01 Feb 2011

Hackers, passwords and us

A lot of hacking activity has been going on online of later. If you missed Gawker's, there is of late Plenty of fish. While it seems building a 100% fool proof system is seemingly hard and sometimes not in our capabilities, the much we can do is to atleast protect our passwords. There are many ways passwords are compromised. This piece however focuses on access via a compromised database. How does this affect you as normal site user and as a site developer?

As a site user
How secure do you think that site you registered at is? Ok, strike that. Is your password safe if the site database is compromised? Well, one way to be sure is to know if the site stores your password in plaintext or with a two way encryption algorithm. One is better though. But thing is two way encryption can still be decrypted.

So how do you know if your password is safe even if the database is compromised? It's simple. Do a 'recover my password'. If you get your password sent to you as plain text, then your password is not safe. Next move? If it is an account you are not into again, delete if possible. If you are still much into it or can't delete your account, change your password to a unique one exclusive for the site. So that should in case anything happens, your account on other sites are not compromised.

As a developer
Storing passwords in plain text is really out of it. Even using two way encryption algorithms is not much of it either. The only possible reason developers do this is to be able to recover user passwords - a feat that can be done in other ways. One simple way is simply to reset the password to a new value, update the password field in the database table to a hash of the value and send that (unhashed) value to the user.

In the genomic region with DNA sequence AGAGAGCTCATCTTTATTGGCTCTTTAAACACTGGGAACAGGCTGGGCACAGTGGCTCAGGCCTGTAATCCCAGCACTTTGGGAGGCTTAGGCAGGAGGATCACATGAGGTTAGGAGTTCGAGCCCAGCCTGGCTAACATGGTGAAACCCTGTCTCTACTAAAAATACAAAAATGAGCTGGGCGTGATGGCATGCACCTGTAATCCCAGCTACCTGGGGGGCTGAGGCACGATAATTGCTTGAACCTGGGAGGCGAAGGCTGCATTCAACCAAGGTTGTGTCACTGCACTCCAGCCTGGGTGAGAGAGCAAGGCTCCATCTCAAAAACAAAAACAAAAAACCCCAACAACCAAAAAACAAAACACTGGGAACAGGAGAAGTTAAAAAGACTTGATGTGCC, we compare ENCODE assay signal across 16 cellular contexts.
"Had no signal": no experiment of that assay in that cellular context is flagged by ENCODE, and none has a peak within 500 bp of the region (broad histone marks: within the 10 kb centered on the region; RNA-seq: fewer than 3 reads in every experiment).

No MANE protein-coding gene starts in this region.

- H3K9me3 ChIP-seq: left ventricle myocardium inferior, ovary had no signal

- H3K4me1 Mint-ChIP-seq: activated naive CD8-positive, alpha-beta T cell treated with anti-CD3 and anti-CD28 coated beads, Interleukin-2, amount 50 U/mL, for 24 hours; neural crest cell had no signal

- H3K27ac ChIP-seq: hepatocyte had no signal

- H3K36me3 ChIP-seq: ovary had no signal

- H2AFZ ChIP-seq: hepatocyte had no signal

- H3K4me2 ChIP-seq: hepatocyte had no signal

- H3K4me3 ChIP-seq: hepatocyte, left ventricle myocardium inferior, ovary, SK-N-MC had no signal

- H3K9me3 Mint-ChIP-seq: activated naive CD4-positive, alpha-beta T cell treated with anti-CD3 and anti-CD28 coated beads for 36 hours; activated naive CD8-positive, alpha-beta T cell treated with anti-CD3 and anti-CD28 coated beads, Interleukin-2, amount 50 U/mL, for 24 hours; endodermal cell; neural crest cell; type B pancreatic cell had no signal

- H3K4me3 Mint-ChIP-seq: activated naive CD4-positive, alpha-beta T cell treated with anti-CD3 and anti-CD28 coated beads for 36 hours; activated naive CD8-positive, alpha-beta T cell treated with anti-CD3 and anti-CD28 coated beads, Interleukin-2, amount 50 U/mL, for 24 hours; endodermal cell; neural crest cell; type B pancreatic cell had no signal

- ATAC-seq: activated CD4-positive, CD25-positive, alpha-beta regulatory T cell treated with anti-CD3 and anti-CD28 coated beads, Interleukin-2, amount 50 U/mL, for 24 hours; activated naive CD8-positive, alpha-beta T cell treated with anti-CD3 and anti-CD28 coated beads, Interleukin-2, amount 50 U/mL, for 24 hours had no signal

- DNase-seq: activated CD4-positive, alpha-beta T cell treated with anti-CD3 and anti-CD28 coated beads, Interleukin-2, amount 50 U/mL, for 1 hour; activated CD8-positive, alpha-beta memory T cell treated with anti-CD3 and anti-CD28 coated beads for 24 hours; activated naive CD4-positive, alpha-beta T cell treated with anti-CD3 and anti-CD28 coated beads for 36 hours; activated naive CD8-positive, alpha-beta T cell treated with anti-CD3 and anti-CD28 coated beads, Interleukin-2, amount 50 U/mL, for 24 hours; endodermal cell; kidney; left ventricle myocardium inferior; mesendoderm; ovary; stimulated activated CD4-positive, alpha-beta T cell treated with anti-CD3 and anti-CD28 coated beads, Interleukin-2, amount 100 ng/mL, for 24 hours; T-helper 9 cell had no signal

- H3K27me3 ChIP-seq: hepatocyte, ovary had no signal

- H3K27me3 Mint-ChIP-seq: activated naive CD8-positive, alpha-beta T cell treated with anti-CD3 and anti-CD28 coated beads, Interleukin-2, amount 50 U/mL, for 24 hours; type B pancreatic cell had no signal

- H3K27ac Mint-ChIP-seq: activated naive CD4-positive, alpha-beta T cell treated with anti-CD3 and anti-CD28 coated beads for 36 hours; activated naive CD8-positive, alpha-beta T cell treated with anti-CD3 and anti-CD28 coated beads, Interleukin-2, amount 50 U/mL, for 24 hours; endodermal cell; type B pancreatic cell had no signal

So how should passwords be stored? Any encryption/hashing algorithm that can't be reversed will do. The most common encryption algorithm used is md5. To make the encryption more secured, it is recommended developers salt values for encryption. Better still, use hashing algorithms that will always generate different results even for the same values. An example of this is the PHP library Phpass. Wordpress uses this at last check.

More importantly, and in conclusion, as with everything, remember there are workarounds. There are hash cracking methods like rainbow tables and brute force attack. Your best bet is therefore to encourage users to use strong passwords with the combination of letters, alphabets and symbols, possibly enforce it. These are almost unfeasible for brute force attacks. And as a user, use passwords with alphabet (and case), number and symbol combination


Looking for a simple marketing automation tool to automate your customer onboarding, retention and lifecycle emails? Check out Engage and signup for free.


My name is Opeyemi Obembe. I build things for web and mobile and write about my experiments. Follow me on Twitter–@kehers.


Next post: Hacking Twilio's PHP library II